CC image courtesy of Ziggymaster
In Samsung’s S4 pool party advertisement, several key phrases can be picked out, including “so some smartphones are smarter than other smartphones”, while in another scene a user holding an iPhone is told his device cannot share images through S-Beam. In another part the cast asks “what are we doing with these phones?”
A recent Dell advert compared its Windows tablet with the iPad, in a clear example of name calling against the Apple product.
As expected the two adverts have not been received calmly by Apple lovers, who have used YouTube to comment on the promotions. Those commenting on the Dell advert said Microsoft was demeaning itself by being associated with such commercials:
JoeDaHackinBot: “I didn't think Microsoft would go that low.”
LamaKING21: “Ipad is 3,000 times better. Microsoft. Try being original for once you wanna be cool kid.”
Such tactics, many communication experts believe, have the potential to turn against the advertiser.
In the first case, the competitor is receiving free advertising, raising the curiosity of the targeted customer, while in the second instance the advertiser can end up looking the smaller of the two players, especially if the target ignores the poking.
In the case of Samsung’s commercial, for example, it starts a debate among users on the merits of each device, and while a commercial is expected to project the item in a good way, it ends up exposing the same to negative publicity:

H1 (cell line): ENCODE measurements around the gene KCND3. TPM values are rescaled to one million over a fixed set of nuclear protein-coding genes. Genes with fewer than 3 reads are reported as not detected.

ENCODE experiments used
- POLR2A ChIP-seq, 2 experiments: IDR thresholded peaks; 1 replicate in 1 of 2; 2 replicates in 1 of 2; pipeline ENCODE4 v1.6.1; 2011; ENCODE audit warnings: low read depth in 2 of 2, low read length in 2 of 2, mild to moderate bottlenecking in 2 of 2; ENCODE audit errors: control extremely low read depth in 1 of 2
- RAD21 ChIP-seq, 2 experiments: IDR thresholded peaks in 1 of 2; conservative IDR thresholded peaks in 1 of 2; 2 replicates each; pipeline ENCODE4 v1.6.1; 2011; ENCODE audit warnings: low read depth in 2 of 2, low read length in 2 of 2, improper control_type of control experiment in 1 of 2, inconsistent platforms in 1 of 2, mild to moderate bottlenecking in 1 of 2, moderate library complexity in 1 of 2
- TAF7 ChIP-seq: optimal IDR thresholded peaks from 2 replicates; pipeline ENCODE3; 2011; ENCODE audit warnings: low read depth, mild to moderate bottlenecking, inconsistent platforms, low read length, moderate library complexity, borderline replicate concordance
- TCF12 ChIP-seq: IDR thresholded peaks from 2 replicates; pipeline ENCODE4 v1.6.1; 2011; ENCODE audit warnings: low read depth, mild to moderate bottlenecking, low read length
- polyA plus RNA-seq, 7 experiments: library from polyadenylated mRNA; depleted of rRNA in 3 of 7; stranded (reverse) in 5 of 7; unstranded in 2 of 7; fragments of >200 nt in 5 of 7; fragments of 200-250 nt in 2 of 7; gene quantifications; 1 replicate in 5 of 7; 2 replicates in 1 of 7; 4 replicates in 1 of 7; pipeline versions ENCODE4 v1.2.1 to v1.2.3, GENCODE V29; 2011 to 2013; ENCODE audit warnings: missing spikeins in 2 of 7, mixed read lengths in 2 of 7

LG141602: “oh.the touch screen is better... There is no way someone can help you. You definitely don't know anything about touchscreens. And good luck making someone believe that other screen is better. lol”
According to communications expert Maureen Mutahi such adverts show a lack of originality and are seeking public sympathy.
“I think such propagandists are just lazy, they want to gain favour, positivity from others, they just can’t have a unique idea of their own, they have to use their competitors... they want sympathy,” she said.
Lawrence Njenga, a public relations manager, said the best commercials leave it to the customer to decide on which of the products is mightier, rather than blowing their own horn.
“The first step in coming up with a product is based on consumer needs and not the competitor. A product driven by customer needs doesn't not need comparison with an aim of showing superiority over others, but should exhibit its strong functions and let the customers be the jury,” Njenga said.
What is quite evident is that the push for increased market share in the smartphone market is throwing ethics in advertising to the dogs, but as to the effect of the commercials only time will tell.